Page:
Much of the action takes place within action zones, which are blocked-off bubbles of the city in which the player must battle. Once you defeat the enemies in one zone, you have a limited amount of time to race over to the next zone for another battle. Granted, not every mission follows this simple template, but it seems safe to assume that many missions will be spent taking down non-essential characters.
The on-foot combat engine allows for a variety of options, with a pair of weapon attacks, a melee/reversal button, and the ability to pick up and toss pretty much anything in view. The Transformers can also put up an energy shield to protect them from both physical and electrified attacks. If a shielded boss character is shooting out an energy wave at regular intervals, toss up your shield, take a few steps, and repeat until you're close enough for a melee attack. The vehicle forms also have projectile weapons, as evidenced in a mission in which Bumblebee had to chase down and quickly eliminate a pair of enemy racers.
With the PlayStation 3 and Xbox 360 iterations of Transformers: The Game making essential use of every face and shoulder button, the Wiimote and Nunchuk are tasked with handling quite a bit. Luckily, the developers didn't have to make use of the 1 and 2 buttons, which can be tough to tap in the heat of battle. Light movements are used for melee attacks (left/right) and grabbing/throwing (up/down), with the weapon attacks mapped to A and B on the Wiimote.
Gamers can perform movement commands on either the Wiimote or Nunchuk at any time, though the Nunchuk is recommended due to the camera and targeting controls being mapped to the Wiimote pointer. All other commands are handled with the d-pad or shoulder buttons, and the overall experience seemed fairly cohesive, though the camera could prove to be tricky.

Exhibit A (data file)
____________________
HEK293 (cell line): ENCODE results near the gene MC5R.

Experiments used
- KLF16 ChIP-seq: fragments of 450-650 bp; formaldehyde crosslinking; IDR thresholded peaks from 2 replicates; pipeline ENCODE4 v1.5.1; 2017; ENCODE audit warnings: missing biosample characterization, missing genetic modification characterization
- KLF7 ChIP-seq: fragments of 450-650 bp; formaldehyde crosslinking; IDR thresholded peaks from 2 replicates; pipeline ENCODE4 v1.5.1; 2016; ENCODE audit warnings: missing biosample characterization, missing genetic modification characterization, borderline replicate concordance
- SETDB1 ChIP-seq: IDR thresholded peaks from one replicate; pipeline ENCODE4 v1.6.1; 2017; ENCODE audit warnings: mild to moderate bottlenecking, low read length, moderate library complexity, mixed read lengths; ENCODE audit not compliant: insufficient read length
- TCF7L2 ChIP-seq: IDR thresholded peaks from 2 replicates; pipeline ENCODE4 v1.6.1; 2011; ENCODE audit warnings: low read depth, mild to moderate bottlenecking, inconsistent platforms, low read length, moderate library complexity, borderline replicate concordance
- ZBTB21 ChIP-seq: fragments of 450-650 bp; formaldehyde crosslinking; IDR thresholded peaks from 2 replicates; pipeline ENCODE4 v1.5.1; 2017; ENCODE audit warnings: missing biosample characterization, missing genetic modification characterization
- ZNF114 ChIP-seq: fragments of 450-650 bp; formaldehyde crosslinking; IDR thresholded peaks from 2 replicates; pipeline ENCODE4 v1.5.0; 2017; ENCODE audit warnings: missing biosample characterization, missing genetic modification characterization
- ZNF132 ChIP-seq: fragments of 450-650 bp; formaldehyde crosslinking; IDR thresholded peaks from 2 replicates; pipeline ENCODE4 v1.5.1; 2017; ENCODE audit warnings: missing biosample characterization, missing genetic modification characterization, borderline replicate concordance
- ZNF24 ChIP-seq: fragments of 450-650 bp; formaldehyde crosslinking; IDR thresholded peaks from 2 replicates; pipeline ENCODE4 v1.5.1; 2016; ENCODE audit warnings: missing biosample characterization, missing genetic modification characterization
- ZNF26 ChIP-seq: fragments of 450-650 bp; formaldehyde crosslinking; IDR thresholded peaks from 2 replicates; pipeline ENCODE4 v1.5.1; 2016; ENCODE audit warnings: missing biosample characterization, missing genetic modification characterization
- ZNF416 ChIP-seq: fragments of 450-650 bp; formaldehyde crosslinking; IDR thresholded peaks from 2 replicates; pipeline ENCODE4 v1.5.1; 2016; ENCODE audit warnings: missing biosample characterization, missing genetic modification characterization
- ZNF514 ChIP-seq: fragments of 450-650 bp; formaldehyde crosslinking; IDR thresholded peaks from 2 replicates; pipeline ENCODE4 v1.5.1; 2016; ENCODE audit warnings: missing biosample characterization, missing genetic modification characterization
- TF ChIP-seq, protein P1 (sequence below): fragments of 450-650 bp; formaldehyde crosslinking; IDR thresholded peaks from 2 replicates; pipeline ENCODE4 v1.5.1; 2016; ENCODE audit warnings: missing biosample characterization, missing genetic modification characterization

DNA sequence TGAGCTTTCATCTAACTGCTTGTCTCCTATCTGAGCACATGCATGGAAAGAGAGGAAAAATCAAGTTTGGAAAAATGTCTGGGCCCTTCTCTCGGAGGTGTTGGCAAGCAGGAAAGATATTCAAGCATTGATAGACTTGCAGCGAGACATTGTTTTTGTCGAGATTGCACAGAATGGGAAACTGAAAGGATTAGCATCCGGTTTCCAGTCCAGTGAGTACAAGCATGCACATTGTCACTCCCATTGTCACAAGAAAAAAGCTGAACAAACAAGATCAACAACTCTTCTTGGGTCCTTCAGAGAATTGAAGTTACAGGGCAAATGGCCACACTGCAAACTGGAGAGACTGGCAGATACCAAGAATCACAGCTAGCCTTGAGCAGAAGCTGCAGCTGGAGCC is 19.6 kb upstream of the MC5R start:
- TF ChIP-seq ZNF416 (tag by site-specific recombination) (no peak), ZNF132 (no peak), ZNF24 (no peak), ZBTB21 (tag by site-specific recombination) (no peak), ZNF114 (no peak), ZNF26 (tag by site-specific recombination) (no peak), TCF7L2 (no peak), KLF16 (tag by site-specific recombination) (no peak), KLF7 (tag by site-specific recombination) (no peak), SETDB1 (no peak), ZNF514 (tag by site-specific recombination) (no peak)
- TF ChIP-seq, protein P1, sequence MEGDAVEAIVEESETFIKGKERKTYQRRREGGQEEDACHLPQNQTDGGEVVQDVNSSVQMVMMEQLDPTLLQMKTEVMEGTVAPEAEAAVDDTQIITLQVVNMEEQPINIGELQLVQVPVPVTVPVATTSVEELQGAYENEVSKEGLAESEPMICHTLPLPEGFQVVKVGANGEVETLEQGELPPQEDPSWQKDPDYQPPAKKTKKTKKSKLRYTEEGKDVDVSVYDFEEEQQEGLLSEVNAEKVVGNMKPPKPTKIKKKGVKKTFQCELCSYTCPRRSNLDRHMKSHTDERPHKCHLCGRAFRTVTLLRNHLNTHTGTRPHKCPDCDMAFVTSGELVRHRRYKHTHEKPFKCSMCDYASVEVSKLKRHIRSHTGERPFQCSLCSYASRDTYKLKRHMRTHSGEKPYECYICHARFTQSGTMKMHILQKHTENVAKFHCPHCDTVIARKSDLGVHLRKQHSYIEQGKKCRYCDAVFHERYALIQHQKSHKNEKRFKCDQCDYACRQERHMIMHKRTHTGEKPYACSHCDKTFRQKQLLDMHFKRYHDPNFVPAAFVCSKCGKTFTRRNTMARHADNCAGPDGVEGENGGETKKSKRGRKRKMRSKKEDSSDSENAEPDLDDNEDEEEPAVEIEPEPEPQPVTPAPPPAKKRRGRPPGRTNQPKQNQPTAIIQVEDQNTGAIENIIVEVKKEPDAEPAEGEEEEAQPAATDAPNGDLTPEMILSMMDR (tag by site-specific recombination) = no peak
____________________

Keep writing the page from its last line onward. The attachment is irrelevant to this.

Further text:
The camera was a common issue on the other consoles, as well. Chaotic battles are not well-served by a camera that floats mere virtual feet behind the massive characters, and there were times in which the perspective made it tough to see what was even happening (such as when I was surrounded by trees). While the game typically ran at a decent clip on all three systems, there were apparent frame rate glitches that popped up from time to time, especially on the PlayStation 3 build.
More than five minutes of CG cut scenes were prepared for the game by Blur Studio, which developed the CG for Marvel: Ultimate Alliance. Principal actors Shia LaBeouf and Megan Fox (among others) were brought in to voice their computer-generated counterparts. Also carried over from the film is its composer, Steve Jablonsky, who contributed over 100 minutes of music to the game.
Like the PSP version, the console iterations of Transformers: The Game look to be packed with bonus content, including trailers, comic book covers, and Generation One costumes for many of the characters. Each city stage plays host to a bevy of Energon cubes, which can be collected to unlock challenge missions and race events. On the Xbox 360, roughly 40% of the Achievements are mapped to completion of the campaign, while others will be earned through accumulation of Energon cubes and by performing in-game actions (such as executing 1,000 melee attacks).
Transformers: The Game is just two weeks from retail, and with a ship date that precedes the release of the film by a full week, it should serve as the perfect complement for those who wish to mark this nation's independence in an air-conditioned movie theater. Check back for a slew of reviews in the coming weeks.